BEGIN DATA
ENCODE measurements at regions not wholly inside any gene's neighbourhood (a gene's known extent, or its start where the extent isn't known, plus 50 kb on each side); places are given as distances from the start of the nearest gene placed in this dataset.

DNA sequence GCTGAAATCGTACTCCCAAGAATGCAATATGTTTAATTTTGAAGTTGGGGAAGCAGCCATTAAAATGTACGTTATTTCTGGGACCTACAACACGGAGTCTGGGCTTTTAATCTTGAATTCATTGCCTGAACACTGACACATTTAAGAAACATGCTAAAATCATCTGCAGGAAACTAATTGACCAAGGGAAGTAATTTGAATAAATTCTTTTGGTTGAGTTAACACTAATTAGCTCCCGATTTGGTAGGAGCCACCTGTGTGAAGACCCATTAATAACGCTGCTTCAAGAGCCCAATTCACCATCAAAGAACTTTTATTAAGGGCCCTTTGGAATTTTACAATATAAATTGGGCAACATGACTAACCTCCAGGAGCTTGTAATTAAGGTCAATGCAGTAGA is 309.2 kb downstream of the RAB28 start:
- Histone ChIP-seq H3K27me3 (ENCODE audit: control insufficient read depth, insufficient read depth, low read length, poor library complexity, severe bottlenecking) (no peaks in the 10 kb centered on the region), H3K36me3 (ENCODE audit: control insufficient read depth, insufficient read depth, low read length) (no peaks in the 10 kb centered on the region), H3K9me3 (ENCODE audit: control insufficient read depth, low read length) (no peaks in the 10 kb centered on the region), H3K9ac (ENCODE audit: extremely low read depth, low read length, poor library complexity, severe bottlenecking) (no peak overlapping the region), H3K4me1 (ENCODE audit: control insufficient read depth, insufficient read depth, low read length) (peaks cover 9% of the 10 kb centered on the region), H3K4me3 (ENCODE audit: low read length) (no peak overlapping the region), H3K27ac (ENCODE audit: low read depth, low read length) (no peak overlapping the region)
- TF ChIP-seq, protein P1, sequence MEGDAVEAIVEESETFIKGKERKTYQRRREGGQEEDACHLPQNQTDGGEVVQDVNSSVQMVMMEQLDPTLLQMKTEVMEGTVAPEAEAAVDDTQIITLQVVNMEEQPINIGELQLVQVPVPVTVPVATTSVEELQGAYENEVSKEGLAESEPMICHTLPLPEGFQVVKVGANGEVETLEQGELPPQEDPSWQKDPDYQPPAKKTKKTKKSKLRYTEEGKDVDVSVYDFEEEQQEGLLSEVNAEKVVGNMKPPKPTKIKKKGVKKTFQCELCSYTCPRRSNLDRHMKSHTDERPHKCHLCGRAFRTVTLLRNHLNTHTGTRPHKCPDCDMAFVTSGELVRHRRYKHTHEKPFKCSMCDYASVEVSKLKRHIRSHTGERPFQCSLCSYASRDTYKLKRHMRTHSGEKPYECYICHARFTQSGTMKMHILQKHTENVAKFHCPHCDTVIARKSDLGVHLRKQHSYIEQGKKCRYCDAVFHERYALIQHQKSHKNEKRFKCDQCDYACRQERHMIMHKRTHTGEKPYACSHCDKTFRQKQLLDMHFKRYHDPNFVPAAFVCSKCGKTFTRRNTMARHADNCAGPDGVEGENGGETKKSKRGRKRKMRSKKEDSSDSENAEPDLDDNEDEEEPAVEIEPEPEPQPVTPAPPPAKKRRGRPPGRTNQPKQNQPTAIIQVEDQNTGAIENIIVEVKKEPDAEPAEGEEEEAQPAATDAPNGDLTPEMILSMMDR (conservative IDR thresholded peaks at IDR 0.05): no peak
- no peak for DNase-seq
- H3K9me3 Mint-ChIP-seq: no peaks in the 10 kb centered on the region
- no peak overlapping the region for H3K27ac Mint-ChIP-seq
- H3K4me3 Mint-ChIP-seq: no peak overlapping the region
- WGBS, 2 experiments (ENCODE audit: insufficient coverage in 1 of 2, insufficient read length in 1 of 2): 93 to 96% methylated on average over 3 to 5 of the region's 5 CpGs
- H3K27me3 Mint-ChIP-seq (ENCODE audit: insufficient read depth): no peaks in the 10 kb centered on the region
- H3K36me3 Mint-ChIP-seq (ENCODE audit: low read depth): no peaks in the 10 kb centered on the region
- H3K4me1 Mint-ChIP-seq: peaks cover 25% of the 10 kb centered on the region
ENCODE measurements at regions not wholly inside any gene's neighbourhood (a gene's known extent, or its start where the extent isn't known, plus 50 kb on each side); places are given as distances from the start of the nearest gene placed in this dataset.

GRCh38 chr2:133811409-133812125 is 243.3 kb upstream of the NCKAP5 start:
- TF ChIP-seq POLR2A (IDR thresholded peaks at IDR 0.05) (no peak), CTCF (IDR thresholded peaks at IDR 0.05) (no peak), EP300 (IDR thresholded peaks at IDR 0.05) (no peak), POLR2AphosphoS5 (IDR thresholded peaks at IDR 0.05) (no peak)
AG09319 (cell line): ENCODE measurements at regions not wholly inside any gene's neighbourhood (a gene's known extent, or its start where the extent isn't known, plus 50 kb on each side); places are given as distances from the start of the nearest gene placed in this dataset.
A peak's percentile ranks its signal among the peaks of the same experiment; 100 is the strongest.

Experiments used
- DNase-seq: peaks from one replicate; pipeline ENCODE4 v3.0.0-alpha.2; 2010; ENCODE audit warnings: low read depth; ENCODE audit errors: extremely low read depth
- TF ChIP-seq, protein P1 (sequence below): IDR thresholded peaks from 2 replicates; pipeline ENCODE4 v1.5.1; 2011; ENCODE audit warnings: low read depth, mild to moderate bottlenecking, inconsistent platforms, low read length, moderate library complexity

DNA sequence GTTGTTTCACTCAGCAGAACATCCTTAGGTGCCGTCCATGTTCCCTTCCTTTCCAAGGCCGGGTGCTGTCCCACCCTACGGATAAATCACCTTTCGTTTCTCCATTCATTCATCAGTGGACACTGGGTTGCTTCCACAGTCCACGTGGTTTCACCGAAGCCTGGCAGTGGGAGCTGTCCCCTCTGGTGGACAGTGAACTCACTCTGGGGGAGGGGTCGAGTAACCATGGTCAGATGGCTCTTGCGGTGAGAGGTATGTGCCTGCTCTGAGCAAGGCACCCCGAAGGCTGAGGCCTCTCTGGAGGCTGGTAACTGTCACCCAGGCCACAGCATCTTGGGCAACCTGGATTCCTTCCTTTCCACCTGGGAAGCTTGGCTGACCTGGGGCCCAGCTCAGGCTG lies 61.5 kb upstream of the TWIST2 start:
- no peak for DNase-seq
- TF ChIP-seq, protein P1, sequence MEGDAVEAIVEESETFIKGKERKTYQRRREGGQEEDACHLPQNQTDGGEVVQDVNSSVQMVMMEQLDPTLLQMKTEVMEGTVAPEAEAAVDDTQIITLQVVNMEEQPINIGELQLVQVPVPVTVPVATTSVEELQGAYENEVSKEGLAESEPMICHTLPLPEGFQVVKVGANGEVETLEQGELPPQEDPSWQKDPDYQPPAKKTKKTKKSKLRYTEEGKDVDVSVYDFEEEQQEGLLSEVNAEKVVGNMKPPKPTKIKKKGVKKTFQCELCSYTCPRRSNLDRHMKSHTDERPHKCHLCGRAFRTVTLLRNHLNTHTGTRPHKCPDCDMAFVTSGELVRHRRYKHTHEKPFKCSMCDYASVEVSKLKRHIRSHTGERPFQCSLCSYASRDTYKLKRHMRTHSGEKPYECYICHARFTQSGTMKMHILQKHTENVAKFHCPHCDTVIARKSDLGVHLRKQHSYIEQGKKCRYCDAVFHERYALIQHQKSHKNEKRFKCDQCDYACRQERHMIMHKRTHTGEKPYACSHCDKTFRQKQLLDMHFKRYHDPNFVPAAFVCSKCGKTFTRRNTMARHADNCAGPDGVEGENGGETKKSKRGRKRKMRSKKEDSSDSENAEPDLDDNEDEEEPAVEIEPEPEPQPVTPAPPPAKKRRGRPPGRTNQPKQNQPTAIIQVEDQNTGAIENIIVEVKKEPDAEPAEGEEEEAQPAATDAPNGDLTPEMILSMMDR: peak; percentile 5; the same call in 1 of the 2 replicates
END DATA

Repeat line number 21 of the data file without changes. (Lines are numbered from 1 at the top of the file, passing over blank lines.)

DNA sequence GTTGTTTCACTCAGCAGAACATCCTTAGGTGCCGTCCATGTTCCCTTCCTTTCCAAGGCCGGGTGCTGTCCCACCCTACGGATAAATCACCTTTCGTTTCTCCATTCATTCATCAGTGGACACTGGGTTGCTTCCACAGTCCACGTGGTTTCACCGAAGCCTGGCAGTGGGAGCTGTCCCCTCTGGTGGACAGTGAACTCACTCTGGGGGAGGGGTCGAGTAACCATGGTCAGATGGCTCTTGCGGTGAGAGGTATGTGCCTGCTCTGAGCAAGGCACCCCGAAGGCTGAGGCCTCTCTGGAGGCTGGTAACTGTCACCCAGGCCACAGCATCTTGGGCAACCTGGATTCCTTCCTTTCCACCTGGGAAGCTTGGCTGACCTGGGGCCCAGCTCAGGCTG lies 61.5 kb upstream of the TWIST2 start: